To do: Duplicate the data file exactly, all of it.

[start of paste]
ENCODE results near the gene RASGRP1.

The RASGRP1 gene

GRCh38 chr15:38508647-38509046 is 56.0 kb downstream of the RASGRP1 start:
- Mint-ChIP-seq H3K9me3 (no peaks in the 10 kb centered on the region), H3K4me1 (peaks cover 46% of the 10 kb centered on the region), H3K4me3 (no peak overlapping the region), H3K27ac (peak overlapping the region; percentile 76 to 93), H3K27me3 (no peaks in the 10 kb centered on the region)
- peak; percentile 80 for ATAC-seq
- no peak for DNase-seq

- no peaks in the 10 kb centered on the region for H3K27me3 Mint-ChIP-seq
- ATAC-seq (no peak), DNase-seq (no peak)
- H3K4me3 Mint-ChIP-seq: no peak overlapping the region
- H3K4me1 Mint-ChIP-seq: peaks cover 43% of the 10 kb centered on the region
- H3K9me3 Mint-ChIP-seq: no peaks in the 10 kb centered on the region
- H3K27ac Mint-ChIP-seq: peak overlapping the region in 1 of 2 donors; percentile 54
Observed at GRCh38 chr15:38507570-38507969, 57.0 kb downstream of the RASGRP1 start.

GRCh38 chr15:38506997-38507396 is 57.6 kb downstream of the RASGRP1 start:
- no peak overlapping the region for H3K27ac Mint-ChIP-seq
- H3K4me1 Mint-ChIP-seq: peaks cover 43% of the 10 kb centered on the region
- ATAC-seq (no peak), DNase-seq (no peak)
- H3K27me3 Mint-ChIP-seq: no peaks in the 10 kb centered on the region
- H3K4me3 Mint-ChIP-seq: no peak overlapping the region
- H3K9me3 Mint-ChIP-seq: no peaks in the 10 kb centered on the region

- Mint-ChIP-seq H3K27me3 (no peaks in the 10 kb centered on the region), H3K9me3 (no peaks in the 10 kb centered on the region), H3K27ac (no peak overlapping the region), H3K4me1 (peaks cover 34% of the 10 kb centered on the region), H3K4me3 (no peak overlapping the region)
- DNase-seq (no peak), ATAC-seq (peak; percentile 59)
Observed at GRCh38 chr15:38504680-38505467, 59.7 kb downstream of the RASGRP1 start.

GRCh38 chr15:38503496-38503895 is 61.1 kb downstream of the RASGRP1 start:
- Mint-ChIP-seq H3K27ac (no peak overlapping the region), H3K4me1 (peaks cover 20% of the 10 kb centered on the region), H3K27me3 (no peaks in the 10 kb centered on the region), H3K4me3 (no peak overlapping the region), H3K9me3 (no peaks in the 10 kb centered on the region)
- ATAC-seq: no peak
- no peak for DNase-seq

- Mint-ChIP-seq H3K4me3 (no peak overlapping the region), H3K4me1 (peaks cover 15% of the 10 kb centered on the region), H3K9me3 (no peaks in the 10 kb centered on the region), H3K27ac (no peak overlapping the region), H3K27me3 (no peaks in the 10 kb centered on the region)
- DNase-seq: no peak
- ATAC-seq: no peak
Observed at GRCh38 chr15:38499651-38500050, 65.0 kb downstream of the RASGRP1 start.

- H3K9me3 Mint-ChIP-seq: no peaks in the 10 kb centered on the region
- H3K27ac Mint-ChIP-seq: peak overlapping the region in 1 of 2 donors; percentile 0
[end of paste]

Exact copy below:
ENCODE results near the gene RASGRP1.

The RASGRP1 gene

GRCh38 chr15:38508647-38509046 is 56.0 kb downstream of the RASGRP1 start:
- Mint-ChIP-seq H3K9me3 (no peaks in the 10 kb centered on the region), H3K4me1 (peaks cover 46% of the 10 kb centered on the region), H3K4me3 (no peak overlapping the region), H3K27ac (peak overlapping the region; percentile 76 to 93), H3K27me3 (no peaks in the 10 kb centered on the region)
- peak; percentile 80 for ATAC-seq
- no peak for DNase-seq

- no peaks in the 10 kb centered on the region for H3K27me3 Mint-ChIP-seq
- ATAC-seq (no peak), DNase-seq (no peak)
- H3K4me3 Mint-ChIP-seq: no peak overlapping the region
- H3K4me1 Mint-ChIP-seq: peaks cover 43% of the 10 kb centered on the region
- H3K9me3 Mint-ChIP-seq: no peaks in the 10 kb centered on the region
- H3K27ac Mint-ChIP-seq: peak overlapping the region in 1 of 2 donors; percentile 54
Observed at GRCh38 chr15:38507570-38507969, 57.0 kb downstream of the RASGRP1 start.

GRCh38 chr15:38506997-38507396 is 57.6 kb downstream of the RASGRP1 start:
- no peak overlapping the region for H3K27ac Mint-ChIP-seq
- H3K4me1 Mint-ChIP-seq: peaks cover 43% of the 10 kb centered on the region
- ATAC-seq (no peak), DNase-seq (no peak)
- H3K27me3 Mint-ChIP-seq: no peaks in the 10 kb centered on the region
- H3K4me3 Mint-ChIP-seq: no peak overlapping the region
- H3K9me3 Mint-ChIP-seq: no peaks in the 10 kb centered on the region

- Mint-ChIP-seq H3K27me3 (no peaks in the 10 kb centered on the region), H3K9me3 (no peaks in the 10 kb centered on the region), H3K27ac (no peak overlapping the region), H3K4me1 (peaks cover 34% of the 10 kb centered on the region), H3K4me3 (no peak overlapping the region)
- DNase-seq (no peak), ATAC-seq (peak; percentile 59)
Observed at GRCh38 chr15:38504680-38505467, 59.7 kb downstream of the RASGRP1 start.

GRCh38 chr15:38503496-38503895 is 61.1 kb downstream of the RASGRP1 start:
- Mint-ChIP-seq H3K27ac (no peak overlapping the region), H3K4me1 (peaks cover 20% of the 10 kb centered on the region), H3K27me3 (no peaks in the 10 kb centered on the region), H3K4me3 (no peak overlapping the region), H3K9me3 (no peaks in the 10 kb centered on the region)
- ATAC-seq: no peak
- no peak for DNase-seq

- Mint-ChIP-seq H3K4me3 (no peak overlapping the region), H3K4me1 (peaks cover 15% of the 10 kb centered on the region), H3K9me3 (no peaks in the 10 kb centered on the region), H3K27ac (no peak overlapping the region), H3K27me3 (no peaks in the 10 kb centered on the region)
- DNase-seq: no peak
- ATAC-seq: no peak
Observed at GRCh38 chr15:38499651-38500050, 65.0 kb downstream of the RASGRP1 start.

- H3K9me3 Mint-ChIP-seq: no peaks in the 10 kb centered on the region
- H3K27ac Mint-ChIP-seq: peak overlapping the region in 1 of 2 donors; percentile 0